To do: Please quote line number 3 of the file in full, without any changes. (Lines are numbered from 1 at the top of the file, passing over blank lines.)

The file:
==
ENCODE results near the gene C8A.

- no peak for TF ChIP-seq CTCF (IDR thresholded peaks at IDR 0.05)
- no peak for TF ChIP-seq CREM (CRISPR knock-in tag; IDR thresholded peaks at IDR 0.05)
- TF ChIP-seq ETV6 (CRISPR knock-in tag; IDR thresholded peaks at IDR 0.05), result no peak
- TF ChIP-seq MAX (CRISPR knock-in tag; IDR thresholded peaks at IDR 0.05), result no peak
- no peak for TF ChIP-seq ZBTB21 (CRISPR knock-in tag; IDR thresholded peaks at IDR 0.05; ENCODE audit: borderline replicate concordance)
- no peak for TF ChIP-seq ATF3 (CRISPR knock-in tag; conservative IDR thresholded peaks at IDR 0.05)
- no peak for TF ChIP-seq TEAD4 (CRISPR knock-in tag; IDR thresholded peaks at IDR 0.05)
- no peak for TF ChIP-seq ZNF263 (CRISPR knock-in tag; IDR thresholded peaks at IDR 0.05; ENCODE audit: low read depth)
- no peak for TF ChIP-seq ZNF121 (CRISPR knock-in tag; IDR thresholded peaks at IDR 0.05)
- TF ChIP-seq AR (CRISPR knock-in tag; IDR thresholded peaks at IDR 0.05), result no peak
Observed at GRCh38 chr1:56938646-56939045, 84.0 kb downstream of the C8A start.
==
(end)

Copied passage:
- no peak for TF ChIP-seq CREM (CRISPR knock-in tag; IDR thresholded peaks at IDR 0.05)